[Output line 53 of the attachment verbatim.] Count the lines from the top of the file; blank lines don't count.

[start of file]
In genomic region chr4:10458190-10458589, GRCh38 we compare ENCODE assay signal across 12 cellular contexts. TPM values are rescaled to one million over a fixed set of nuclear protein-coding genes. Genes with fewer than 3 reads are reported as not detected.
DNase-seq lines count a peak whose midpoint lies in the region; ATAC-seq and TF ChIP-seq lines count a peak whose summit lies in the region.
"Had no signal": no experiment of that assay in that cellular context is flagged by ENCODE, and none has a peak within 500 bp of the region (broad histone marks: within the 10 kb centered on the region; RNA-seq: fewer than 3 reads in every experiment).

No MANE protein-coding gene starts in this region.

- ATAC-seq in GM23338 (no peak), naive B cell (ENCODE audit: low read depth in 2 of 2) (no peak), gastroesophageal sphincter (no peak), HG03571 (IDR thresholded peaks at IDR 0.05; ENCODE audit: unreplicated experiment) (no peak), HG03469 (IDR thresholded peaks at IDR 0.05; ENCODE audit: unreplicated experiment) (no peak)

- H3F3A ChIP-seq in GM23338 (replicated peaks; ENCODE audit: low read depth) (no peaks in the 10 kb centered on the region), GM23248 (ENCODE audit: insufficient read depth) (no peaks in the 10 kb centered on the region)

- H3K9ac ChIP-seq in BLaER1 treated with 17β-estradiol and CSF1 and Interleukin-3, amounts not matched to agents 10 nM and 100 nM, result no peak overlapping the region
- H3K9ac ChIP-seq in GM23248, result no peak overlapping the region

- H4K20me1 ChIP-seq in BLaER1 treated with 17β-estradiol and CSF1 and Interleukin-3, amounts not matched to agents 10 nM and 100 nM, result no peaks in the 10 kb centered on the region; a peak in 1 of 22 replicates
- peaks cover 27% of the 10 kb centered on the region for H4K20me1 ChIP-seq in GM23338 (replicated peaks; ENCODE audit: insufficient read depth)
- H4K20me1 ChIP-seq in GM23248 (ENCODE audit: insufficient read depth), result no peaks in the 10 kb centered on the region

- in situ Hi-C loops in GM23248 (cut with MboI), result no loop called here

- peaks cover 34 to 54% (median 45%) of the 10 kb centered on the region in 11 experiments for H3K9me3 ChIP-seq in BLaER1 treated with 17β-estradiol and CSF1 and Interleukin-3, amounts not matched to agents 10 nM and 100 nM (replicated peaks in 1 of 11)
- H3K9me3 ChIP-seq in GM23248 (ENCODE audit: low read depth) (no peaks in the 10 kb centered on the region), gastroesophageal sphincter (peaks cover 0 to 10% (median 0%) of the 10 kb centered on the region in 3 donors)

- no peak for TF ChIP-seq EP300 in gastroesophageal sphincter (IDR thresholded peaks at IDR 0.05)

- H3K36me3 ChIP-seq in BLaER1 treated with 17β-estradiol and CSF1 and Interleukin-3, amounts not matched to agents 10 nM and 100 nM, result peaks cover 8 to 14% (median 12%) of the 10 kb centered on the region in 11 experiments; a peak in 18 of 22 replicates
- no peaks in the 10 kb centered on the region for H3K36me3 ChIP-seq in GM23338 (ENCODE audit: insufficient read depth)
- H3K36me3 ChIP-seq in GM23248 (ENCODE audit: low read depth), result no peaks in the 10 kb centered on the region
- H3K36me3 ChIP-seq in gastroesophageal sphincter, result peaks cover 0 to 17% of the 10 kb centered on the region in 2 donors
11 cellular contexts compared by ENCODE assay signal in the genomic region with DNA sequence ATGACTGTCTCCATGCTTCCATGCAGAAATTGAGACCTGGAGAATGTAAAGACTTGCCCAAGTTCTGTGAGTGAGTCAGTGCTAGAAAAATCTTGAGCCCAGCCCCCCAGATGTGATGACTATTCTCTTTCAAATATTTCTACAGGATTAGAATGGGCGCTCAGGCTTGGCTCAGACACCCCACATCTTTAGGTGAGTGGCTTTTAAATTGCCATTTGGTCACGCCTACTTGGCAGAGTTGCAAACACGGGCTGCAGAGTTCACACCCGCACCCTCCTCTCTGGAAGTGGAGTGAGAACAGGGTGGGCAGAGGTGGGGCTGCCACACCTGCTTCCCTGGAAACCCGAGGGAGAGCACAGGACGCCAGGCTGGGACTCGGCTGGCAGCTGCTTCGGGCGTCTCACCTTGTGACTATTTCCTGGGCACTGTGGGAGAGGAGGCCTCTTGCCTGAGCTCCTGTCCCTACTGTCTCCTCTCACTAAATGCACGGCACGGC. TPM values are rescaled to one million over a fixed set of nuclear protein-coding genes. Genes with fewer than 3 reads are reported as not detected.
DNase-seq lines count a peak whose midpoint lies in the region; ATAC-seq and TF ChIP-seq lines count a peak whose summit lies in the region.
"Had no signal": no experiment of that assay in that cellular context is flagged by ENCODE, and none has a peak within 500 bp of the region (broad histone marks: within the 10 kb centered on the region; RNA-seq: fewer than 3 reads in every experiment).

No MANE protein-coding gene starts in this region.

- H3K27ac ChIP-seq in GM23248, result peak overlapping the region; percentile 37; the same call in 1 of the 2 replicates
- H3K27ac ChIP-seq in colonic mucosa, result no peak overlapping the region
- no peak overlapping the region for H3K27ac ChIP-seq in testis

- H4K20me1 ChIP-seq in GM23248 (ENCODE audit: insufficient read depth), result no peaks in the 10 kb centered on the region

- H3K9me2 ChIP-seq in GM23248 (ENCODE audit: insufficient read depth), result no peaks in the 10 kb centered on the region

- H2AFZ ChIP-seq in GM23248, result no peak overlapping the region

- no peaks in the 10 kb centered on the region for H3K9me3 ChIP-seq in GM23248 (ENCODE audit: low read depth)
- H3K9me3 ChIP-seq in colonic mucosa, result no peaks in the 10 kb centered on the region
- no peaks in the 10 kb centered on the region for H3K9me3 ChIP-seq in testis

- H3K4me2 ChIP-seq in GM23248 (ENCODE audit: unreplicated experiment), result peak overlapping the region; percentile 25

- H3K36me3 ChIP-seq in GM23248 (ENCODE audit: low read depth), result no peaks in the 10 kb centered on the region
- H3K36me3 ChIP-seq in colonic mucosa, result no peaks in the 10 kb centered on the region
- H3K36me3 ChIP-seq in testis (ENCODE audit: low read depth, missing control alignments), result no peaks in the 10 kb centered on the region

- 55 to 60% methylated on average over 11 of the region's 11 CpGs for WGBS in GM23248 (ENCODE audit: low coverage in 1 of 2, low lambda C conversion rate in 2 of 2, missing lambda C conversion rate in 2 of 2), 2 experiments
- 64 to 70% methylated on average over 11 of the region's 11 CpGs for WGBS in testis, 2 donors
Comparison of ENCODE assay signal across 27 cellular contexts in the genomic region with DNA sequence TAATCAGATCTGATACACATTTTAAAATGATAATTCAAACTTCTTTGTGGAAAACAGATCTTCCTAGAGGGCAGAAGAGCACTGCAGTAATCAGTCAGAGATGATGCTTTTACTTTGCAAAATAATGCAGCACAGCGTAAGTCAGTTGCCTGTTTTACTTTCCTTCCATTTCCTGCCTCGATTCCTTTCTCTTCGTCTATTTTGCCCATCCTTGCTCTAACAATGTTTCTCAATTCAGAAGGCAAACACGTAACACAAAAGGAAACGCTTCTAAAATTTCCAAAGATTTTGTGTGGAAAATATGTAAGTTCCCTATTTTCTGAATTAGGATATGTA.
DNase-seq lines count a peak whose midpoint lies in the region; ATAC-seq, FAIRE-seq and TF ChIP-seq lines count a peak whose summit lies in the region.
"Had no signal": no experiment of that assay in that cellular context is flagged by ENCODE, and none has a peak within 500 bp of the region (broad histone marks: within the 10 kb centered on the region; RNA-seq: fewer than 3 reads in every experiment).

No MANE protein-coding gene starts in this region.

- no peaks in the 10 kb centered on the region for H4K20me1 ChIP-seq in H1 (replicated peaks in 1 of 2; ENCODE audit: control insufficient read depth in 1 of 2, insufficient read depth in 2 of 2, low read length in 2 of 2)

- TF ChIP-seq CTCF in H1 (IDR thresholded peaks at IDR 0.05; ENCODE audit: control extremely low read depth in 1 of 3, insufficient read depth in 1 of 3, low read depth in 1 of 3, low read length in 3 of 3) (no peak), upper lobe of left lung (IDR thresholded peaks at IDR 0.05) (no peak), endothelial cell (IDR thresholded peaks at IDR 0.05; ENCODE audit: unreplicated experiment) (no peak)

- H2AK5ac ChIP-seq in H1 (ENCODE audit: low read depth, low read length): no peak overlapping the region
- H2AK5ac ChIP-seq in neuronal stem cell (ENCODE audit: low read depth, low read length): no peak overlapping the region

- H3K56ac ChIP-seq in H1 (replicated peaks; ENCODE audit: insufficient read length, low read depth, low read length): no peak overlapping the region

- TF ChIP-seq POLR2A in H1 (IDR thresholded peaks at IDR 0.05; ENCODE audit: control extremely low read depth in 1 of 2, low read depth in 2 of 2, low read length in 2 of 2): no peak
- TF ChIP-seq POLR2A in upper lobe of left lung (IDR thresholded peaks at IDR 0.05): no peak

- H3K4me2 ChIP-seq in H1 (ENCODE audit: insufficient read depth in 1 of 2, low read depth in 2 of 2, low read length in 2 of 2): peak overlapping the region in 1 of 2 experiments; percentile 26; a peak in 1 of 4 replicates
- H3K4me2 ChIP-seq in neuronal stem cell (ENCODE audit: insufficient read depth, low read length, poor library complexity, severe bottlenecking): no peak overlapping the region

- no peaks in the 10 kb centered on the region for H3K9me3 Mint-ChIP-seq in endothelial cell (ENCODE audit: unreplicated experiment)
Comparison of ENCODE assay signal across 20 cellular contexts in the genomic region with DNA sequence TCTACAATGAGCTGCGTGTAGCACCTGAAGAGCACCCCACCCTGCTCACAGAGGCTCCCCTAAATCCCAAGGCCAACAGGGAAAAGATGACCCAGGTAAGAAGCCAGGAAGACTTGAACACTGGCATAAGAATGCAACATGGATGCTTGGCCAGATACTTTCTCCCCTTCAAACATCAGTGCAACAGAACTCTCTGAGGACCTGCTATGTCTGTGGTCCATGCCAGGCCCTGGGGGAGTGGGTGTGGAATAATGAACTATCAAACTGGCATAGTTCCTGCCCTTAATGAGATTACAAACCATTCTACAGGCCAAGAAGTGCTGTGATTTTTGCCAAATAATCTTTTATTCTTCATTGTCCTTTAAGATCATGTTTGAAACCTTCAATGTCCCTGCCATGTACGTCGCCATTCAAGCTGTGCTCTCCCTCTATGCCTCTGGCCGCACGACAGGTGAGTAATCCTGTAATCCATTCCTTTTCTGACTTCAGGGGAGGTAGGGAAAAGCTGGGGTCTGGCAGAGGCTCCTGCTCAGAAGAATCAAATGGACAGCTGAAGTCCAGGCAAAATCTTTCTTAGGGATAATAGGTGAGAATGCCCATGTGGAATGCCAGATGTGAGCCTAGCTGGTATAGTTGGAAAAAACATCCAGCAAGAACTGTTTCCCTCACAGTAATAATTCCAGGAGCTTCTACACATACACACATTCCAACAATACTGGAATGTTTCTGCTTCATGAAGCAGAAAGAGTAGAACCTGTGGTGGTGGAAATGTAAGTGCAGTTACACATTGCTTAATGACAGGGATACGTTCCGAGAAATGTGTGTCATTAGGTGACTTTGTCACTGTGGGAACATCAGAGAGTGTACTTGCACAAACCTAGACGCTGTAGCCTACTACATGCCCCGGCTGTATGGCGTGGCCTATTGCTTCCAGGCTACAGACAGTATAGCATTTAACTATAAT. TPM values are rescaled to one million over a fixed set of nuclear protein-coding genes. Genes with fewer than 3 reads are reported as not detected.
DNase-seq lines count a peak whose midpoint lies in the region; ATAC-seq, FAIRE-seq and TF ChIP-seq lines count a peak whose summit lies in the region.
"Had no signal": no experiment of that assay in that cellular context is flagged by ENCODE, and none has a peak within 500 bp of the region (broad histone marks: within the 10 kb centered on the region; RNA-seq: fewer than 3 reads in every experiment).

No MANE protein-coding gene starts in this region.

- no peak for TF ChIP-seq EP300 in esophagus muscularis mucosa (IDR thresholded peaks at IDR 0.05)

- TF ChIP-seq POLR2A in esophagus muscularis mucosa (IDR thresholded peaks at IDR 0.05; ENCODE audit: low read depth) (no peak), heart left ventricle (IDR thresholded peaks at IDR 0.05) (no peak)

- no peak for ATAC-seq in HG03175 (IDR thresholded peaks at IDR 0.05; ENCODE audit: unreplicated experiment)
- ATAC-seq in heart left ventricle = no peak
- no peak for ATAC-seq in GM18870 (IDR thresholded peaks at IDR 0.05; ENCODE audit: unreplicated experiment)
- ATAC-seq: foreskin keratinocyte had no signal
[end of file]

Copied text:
Comparison of ENCODE assay signal across 20 cellular contexts in the genomic region with DNA sequence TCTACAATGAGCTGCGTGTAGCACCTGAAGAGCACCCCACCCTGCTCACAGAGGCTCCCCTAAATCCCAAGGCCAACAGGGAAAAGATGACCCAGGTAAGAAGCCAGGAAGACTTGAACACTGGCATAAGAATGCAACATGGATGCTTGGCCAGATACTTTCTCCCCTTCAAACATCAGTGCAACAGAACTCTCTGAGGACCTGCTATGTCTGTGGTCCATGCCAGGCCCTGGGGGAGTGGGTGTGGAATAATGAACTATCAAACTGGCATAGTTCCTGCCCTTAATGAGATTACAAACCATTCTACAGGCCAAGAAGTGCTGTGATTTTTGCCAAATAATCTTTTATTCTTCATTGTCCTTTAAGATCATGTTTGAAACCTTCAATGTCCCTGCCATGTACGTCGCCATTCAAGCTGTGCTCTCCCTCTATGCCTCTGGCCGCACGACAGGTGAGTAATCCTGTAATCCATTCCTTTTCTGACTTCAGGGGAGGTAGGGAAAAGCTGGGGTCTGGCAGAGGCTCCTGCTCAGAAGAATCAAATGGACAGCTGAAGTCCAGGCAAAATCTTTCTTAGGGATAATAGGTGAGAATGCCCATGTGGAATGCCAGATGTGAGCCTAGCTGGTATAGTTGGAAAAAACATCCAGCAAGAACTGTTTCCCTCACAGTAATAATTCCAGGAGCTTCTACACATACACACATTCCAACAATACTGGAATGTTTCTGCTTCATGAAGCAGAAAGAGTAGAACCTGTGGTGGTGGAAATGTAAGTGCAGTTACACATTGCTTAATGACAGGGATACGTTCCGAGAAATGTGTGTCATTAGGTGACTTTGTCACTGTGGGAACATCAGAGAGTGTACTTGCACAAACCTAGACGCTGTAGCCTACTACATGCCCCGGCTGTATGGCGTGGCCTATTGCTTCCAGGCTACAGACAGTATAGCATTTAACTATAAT. TPM values are rescaled to one million over a fixed set of nuclear protein-coding genes. Genes with fewer than 3 reads are reported as not detected.